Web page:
In July, the Astros traded Jeff Keppinger to San Francisco. With veteran Bill Hall slumping, they summoned Altuve from the minors even though he was 21 years old and had a total of 144 at-bats above Class A ball. Altuve batted .346 in his first 21 games and hit an inside-the-parker against San Francisco's Madison Bumgarner for his first big league home run.
But Altuve's production tailed off drastically once pitchers learned they didn't have to throw him strikes. Altuve walked five times in 234 plate appearances and averaged a scant 3.11 pitches per plate appearance. So he arrived at spring training with a mandate to be more selective, and took part in a series of pitch recognition drills devised by Mills and hitting coach Mike Barnett to help him refine his strike zone.
The early results are encouraging. Altuve is averaging 3.56 pitches per plate appearance and he's already drawn nine walks. That's still not great, but opponents have at least discovered they can't just bounce curveballs and throw fastballs at his eyes and expect him to hack.
"When you see guys that are able to adjust back after the opponent adjusts to them, it's a sign to me that the guy has a chance to stay around for a long time," Barnett said. "He can have a lengthy career. He's not just a flash in the pan."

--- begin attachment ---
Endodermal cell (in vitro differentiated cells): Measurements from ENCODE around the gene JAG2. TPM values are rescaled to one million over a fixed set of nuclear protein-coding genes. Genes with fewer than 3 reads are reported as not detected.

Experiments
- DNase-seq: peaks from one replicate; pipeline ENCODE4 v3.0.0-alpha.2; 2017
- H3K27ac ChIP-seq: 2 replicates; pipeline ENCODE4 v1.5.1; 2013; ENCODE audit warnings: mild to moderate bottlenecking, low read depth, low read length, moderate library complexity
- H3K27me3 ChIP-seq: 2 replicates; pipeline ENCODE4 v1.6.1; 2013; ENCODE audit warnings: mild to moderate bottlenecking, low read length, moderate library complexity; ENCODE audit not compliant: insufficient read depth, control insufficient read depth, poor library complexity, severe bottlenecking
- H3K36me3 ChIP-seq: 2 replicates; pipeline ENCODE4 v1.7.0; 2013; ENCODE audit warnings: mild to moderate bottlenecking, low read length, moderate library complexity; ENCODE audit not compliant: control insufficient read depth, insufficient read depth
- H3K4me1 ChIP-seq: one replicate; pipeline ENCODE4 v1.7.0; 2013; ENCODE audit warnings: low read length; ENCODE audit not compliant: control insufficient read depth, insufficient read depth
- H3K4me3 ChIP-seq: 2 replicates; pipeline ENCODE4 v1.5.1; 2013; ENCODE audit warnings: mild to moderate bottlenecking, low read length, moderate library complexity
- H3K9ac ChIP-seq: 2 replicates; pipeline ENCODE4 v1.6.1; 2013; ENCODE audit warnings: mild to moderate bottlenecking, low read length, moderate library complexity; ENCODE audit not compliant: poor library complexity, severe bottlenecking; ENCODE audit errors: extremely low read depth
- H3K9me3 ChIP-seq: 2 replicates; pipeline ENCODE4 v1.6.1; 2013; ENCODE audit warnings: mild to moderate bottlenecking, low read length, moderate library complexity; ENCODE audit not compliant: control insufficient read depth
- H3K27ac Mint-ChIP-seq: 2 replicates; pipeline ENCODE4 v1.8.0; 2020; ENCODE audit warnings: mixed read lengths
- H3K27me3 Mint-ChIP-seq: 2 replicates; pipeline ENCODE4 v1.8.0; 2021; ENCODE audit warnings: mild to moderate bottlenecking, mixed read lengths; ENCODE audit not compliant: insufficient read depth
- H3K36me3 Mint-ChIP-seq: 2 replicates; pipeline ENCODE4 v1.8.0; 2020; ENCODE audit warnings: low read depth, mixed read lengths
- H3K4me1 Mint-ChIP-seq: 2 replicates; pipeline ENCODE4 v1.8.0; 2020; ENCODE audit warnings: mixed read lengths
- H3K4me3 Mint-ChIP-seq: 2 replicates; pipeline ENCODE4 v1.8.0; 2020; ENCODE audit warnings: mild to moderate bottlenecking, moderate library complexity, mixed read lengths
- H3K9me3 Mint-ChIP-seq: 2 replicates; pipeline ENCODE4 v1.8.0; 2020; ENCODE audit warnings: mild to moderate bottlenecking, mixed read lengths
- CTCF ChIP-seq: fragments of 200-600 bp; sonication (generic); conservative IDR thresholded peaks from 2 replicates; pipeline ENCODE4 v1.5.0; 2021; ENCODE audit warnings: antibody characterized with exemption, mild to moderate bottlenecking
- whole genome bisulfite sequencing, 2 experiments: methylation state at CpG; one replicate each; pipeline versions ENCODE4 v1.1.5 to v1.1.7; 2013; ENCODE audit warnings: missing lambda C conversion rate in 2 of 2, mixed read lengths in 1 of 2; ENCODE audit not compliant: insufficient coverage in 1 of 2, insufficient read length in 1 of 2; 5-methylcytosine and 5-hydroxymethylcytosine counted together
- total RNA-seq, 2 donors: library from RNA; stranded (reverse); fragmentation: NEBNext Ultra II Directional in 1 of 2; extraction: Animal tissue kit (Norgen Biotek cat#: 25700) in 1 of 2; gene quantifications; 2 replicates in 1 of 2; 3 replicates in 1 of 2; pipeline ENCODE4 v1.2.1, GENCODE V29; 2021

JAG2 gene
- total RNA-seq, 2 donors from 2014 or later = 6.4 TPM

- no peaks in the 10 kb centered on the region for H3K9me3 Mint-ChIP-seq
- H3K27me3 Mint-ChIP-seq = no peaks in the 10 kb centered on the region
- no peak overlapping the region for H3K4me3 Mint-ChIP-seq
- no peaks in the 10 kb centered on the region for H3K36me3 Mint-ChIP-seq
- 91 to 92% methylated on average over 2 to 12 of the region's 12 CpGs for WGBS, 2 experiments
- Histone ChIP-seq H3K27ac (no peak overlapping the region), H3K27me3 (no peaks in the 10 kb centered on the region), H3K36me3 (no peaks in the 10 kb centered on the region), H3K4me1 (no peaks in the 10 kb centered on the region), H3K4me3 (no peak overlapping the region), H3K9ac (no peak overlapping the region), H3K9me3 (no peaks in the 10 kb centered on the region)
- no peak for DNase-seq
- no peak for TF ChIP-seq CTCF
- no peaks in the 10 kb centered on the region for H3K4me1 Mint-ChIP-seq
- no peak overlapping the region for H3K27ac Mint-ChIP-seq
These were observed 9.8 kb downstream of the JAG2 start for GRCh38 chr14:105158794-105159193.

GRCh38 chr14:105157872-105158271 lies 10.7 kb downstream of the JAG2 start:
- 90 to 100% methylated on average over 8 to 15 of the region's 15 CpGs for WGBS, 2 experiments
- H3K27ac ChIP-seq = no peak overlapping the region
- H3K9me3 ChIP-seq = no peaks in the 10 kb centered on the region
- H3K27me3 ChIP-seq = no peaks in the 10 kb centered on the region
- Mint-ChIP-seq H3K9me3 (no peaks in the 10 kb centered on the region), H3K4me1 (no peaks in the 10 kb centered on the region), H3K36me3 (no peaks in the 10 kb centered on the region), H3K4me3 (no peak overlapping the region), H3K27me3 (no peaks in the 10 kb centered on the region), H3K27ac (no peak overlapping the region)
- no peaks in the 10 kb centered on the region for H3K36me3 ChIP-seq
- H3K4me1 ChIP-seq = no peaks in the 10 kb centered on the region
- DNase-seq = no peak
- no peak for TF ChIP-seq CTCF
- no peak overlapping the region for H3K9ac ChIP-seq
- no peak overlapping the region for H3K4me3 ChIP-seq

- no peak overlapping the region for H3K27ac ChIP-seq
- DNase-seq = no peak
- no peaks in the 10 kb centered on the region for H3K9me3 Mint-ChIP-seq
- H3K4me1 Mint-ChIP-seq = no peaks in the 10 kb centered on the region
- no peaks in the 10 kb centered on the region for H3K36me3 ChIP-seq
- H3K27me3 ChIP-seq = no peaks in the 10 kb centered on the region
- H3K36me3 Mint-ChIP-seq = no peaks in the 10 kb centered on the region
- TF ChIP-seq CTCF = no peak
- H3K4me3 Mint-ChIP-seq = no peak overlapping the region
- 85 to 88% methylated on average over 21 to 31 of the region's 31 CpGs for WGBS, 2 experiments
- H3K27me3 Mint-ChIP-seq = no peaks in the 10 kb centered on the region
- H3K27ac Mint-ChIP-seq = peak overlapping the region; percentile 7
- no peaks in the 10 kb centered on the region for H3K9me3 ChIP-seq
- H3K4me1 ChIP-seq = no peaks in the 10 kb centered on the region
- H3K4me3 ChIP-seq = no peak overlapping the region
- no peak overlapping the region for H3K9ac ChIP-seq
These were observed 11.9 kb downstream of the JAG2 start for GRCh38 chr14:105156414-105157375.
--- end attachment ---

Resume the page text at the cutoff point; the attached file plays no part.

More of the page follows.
When pitchers groove one, Altuve has the ability to make them pay. He has two home runs this season, including a 387-foot opposite field shot off Milwaukee's Randy Wolf at Miller Park. Houston bench coach Joe Pettini refers to Altuve as "Toy Cannon II" in homage to former Astros outfielder Jimmy Wynn, and some of his teammates call him "Mighty Mouse."
Altuve has more extra-base hits (12) than Jose Bautista, Prince Fielder, Michael Young and Mike Napoli have this season. Astros shortstop Jed Lowrie, who played with Pedroia in Boston, sees one notable point of comparison between the two second basemen.
"They both have superior hand-eye coordination," Lowrie said. "You can just tell from the at-bats that [Altuve] has. He always finds the barrel and he has a knack for finding holes and getting hits."
Altuve has five errors at second base this year, but his defense is generally regarded as a plus. He has the agility and footwork to turn a consistent double play, a strong arm and first-rate baseball instincts. During a recent St. Louis-Houston game, Cardinals outfielder Jon Jay hit a looper to the right side. Altuve noticed that Jay wasn't running hard out of the box, so he let the ball drop and flipped to Lowrie, who proceeded to turn a 4-6-3 double play. One out later, Houston closer Brett Myers notched the save.